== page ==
http://www.saylor.org/site/wp-content/uploads/2011/04/The-Vulgate-Genesis.pdf

  4. August 24, 2012 12:04 pm

    Psalm 132 is the antiphon for Christmas among many uses at this season. See Neale and Littledale vol 4 here.

    The ark is anticipated with the feminine pronouns of verse 6.

    Re font size – paragraph1 is fine. It changes after that. In your editor, you should be able to highlight the text and either press a button or right click to chose font. If the whole post was one size it would be easy for the reader to press ctrl+ to increase the size on the page, but with three sizes and three differing line heights this post is unwieldy. ctrl+ makes the large fonts too big when the small fonts are increased.

  5. August 24, 2012 12:21 pm

    My question relates to this: not Mary, mother of God, “her,” but God, “him,” in Psalm 132: “Behold, we heard of her/him in Ephratah, and found her/him in the fields of the wood,” because he has corrected her on this matter of the Hebrew “zoth.”

    What is the zot? There is no zot in this verse. But it is there in 132.14, a critical verse right at the centre of several circles.

    The text surrounded by the repetition of verses 9 and 16 is the desire of יהוה, the only time that this is presented in the Psalter. The desire is itself presented twice. The text framed by this personal desire of יהוה: This is my rest for ever and ever. (זֹאת מְנוּחָתִי עֲדֵי עַד). This is the rest of יהוה that is mentioned in Psalm 95. The frames of throne / sit / remain suggests that this is also the enduring seat of government. This is where the shout of joy of those who are under the covenant mercy is confirmed and here in the Psalter is the first time we see this word חסיד (xasid) as a frame.

    So why would Jerome teach something about zot? Or what was he teaching?

  6. Suzanne McCarthy permalink*
    August 24, 2012 1:11 pm

    Here is the context of the quote on Ephratah. Jerome’s letter CVIII. I think the author of the article in my post has confused things a little. (I can’t edit the post today. I only have my iPad so WordPress functionality is harder to access.)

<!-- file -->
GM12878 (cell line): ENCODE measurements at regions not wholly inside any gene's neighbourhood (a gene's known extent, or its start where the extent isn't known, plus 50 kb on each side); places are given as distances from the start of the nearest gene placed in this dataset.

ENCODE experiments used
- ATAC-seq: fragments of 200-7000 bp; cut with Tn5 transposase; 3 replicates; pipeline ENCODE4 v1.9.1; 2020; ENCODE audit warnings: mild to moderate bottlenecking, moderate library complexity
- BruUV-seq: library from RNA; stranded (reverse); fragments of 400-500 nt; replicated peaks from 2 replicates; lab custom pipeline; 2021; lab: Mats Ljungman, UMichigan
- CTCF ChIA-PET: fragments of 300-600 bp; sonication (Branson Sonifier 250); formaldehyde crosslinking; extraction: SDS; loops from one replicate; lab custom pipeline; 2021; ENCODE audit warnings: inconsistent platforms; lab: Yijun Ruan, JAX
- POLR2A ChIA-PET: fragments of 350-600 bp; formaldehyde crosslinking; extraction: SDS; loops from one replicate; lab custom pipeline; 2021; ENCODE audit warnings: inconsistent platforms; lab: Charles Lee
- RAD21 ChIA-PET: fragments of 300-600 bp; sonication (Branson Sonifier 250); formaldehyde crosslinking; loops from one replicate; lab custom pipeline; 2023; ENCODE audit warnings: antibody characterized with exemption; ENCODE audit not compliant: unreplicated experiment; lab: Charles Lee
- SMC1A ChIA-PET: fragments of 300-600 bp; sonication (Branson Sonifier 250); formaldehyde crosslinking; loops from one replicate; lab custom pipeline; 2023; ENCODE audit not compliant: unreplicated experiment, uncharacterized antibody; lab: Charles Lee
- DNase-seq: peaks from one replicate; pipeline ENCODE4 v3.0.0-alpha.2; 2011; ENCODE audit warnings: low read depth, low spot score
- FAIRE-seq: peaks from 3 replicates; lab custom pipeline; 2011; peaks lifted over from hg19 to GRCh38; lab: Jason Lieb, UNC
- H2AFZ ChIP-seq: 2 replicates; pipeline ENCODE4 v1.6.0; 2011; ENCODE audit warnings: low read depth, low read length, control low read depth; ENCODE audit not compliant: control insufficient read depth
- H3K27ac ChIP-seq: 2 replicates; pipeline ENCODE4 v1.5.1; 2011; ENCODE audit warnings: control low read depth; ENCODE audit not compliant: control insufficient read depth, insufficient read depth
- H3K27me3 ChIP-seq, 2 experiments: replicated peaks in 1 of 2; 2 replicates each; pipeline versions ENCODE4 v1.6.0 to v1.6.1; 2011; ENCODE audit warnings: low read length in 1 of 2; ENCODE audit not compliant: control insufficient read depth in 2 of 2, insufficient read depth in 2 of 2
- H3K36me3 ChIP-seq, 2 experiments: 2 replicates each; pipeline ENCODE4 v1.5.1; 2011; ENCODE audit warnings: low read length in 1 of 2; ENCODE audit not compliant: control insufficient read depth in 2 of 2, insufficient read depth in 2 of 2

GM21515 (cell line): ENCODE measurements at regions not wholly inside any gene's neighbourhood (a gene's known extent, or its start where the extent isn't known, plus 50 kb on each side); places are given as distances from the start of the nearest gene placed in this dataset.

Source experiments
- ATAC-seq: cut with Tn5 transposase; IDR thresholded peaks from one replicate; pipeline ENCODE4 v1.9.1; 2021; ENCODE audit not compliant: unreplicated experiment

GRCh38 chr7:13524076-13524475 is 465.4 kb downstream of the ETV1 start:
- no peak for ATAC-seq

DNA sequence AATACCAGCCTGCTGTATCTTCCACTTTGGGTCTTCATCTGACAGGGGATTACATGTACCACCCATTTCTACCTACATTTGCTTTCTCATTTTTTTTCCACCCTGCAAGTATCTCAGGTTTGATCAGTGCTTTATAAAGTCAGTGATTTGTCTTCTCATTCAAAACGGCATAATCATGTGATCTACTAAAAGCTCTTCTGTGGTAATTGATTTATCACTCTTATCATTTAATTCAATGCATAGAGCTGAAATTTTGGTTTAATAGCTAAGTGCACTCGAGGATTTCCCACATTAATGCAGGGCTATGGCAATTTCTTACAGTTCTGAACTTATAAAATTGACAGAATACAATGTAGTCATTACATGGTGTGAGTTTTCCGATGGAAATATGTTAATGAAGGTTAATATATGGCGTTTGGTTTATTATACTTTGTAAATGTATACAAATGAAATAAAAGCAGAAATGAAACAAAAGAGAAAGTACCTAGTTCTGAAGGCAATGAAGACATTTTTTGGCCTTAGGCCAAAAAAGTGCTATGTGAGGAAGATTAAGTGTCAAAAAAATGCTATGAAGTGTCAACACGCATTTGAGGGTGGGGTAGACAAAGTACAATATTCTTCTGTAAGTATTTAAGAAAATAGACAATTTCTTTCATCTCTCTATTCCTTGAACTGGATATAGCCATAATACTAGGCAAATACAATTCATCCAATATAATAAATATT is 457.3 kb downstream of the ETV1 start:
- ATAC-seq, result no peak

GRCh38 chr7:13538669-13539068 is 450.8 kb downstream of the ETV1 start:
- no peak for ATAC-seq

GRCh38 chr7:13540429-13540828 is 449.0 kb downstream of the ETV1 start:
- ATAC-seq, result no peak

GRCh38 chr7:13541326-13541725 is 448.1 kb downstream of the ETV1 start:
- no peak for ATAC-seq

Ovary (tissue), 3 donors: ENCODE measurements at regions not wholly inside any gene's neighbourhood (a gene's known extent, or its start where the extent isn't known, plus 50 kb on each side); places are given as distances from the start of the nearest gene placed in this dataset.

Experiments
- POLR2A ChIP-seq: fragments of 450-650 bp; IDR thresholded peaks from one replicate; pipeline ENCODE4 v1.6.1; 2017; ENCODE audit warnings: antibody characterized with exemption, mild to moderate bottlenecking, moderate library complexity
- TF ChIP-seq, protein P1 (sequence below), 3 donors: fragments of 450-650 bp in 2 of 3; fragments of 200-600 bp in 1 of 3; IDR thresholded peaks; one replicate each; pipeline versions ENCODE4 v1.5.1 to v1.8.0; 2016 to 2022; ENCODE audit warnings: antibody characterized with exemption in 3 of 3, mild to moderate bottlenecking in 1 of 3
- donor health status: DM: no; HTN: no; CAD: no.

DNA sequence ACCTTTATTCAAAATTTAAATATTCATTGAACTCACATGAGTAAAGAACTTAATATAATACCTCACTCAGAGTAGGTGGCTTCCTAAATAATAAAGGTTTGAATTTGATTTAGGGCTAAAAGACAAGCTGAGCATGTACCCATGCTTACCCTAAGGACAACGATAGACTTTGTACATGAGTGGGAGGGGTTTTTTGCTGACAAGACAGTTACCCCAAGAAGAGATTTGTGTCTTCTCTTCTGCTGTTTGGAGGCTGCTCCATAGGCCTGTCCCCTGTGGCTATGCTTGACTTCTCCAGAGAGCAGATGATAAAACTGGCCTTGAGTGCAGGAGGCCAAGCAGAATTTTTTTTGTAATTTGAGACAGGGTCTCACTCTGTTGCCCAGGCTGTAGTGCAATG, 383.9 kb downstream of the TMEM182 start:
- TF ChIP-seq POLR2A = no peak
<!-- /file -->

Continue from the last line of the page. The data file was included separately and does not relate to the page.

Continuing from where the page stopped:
10. Then, after distributing money to the poor and her fellow-servants so far as her means allowed, she proceeded to Bethlehem stopping only on the right side of the road to visit Rachel’s tomb. (Here it was that she gave birth to her son destined to be not what his dying mother called him, Benoni, that is the “Son of my pangs” but as his father in the spirit prophetically named him Benjamin, that is “the Son of the right hand).” After this she came to Bethlehem and entered into the cave where the Saviour was born. Here, when she looked upon the inn made sacred by the virgin and the stall where the ox knew his owner and the ass his master’s crib, and where the words of the same prophet had been fulfilled “Blessed is he that soweth beside the waters where the ox and the ass trample the seed under their feet:” when she looked upon these things I say, she protested in my hearing that she could behold with the eyes of faith the infant Lord wrapped in swaddling clothes and crying in the manger, the wise men worshipping Him, the star shining overhead, the virgin mother, the attentive foster-father, the shepherds coming by night to see “the word that was come to pass” and thus even then to consecrate those opening phrases of the evangelist John “In the beginning was the word” and “the word was made flesh.” She declared that she could see the slaughtered innocents, the raging Herod, Joseph and Mary fleeing into Egypt; and with a mixture of tears and joy she cried: ‘Hail Bethlehem, house of bread, wherein was born that Bread that came down from heaven. Hail Ephratah, land of fruitfulness and of fertility, whose fruit is the Lord Himself. Concerning thee has Micah prophesied of old, “Thou Bethlehem Ephratah art not the least among the thousands of Judah, for out of thee shall he come forth unto me that is to be ruler in Israel; whose goings forth have been from of old, from everlasting. Therefore wilt thou give them up, until the time that she which travaileth hath brought forth: then the remnant of his brethren shall return unto the children of Israel.” For in thee was born the prince begotten before Lucifer. Whose birth from the Father is before all time: and the cradle of David’s race continued in thee, until the virgin brought forth her son and the remnant of the people that believed in Christ returned unto the children of Israel and preached freely to them in words like these: “It was necessary that the word of God should first have been spoken to you; but seeing ye put it from you and judge yourselves unworthy of everlasting life, lo, we turn to the Gentiles.” For the Lord hath said: “I am not sent but unto the lost sheep of the house of Israel.” At that time also the words of Jacob were fulfilled concerning Him, “A prince shall not depart from Judah nor a lawgiver from between his feet, until He come for whom it is laid up, and He shall be for the expectation of the nations.” Well did David swear, well did he make a vow saying: “Surely I will not come into the tabernacle of my house nor go up into my bed: I will not give sleep to mine eyes, or slumber to my eyelids, or rest to the temples of my head, until I find out a place for the Lord, an habitation for the…God of Jacob.” And immediately he explained the object of his desire, seeing with prophetic eyes that He would come whom we now believe to have come. “Lo we heard of Him at Ephratah: we found Him in the fields of the wood.” The Hebrew word Zo as have learned from your lessons means not her, that is Mary the Lord’s mother, but him that is the Lord Himself. Therefore he says boldly: “We will go into His tabernacle: we will worship at His footstool.” I too, miserable sinner though I am, have been accounted worthy to kiss the manger in which the Lord cried as a babe, and to pray in the cave in which the travailing virgin gave birth to the infant Lord. “This is my rest” for it is my Lord’s native place; “here will I dwell” for this spot has my Saviour chosen. “I have prepared a lamp for my Christ.” “My soul shall live unto Him and my seed shall serve Him.”